Fortunately I was on the Blurred Lines: Boycotting and Buying In panel that followed, with Dan Hart, Melissa T and my good friend and one-time comics dealer Alasdair Stuart, and, like all my panels really, it turned out to be a lot of fun.  Perhaps in subconscious response to the lack of vitriol on the Doctor Who panel I decided to play devil's advocate, and then quickly found myself questioning my own ethical stance; but it all ended up okay because I got to plug Kathryn Immonen's entirely marvelous Journey into Mystery run.

My plan from that point onward had basically involved passing the remainder of the night and a good proportion of the morning in the bar, something I felt I'd earned after being so sensible the night before.  However I'd run into my friend Flick in the Bechdel Test panel and she'd persuaded me that we should team up and ace the film quiz later than night.  Sadly the quiz turned out not to be a quiz at all but some sort of ... thing ... full of squeeing and shouting and throwing of stuff.  I managed about ten minutes and then made my excuses (which I seem to remember were, "this is my idea of hell"), and fled to - you guessed it! - the bar.  Fortunately Flick chose to follow and we hurriedly invented our own film quiz, which mostly revolved around Disney movies.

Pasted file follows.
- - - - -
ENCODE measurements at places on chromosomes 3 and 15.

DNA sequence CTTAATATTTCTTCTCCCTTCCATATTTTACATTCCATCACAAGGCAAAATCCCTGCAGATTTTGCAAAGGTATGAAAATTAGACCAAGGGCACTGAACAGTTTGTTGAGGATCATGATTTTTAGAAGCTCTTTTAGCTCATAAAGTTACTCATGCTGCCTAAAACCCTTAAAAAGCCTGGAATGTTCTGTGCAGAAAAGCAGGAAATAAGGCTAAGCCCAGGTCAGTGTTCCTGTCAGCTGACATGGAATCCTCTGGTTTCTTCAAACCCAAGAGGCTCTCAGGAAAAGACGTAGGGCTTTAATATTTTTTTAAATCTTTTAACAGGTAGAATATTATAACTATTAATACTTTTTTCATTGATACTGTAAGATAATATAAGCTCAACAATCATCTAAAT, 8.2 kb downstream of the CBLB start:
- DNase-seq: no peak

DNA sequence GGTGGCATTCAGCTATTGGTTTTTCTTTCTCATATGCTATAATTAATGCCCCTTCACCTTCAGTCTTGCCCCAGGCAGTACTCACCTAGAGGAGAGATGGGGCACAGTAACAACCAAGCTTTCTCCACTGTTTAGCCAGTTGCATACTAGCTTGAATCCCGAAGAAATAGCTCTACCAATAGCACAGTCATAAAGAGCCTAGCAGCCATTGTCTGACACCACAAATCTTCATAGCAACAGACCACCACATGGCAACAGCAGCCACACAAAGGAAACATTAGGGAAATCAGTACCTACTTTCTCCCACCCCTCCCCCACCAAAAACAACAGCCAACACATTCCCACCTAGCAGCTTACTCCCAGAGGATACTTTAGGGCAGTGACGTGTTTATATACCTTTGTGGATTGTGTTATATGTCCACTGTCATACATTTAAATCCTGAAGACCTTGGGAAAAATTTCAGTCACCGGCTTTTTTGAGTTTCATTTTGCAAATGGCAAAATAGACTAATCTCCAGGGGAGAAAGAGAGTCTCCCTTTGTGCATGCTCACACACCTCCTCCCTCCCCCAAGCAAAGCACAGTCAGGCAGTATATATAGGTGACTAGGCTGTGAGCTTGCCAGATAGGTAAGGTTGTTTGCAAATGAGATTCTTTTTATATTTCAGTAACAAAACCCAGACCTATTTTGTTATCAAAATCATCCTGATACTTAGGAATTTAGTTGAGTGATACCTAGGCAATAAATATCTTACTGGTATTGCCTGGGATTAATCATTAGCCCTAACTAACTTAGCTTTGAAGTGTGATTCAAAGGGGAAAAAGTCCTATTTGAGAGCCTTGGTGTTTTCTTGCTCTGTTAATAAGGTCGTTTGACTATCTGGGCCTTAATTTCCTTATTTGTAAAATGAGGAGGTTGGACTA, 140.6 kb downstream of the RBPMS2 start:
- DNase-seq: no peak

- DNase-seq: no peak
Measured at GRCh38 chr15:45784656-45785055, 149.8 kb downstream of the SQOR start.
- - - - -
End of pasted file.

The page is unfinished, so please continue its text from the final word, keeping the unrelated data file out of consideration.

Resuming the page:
Having finally drifted back to my guest house sometime after three in the morning, I didn't do quite so well at getting up the next morning and missed the first slot, but that was okay because there was nothing I'd wanted to go to anyway.  There were a few things I fancied in the late morning slot but nothing that quite managed to outweigh my hangover, so in the end it was half one and the Gamification of Everything lecture that turned out to be the proper beginning of my last day.  It was interesting in that gamification's a fascinating topic, but disappointing in that it seemed to be geared towards a corporate audience that Nine Worlds clearly wasn't.

At any rate it did a good job of passing the time until quarter past three and my last panel, More Than Mild Peril, a discussion on young adults and children in comics with (deep breath) Louie Stowell, Kate McAlpine, Emma Vieceli, Malin Ryden, Melissa T, Heather Wickson, Nat Wilkinson and Charlotte Geater.  Of everything I was doing this was the one I'd been most nervous about, because there were nine of us on there and I couldn't imagine how a panel could work with that many people.  But it did, and it did really well, and in fact it turned out to be one of the best panels I've ever been on; the presence of a couple of young adults in the debate on what's interesting or appropriate for young adults was a stroke of brilliance.  All told it was a great note to end my Nine Worlds experience on.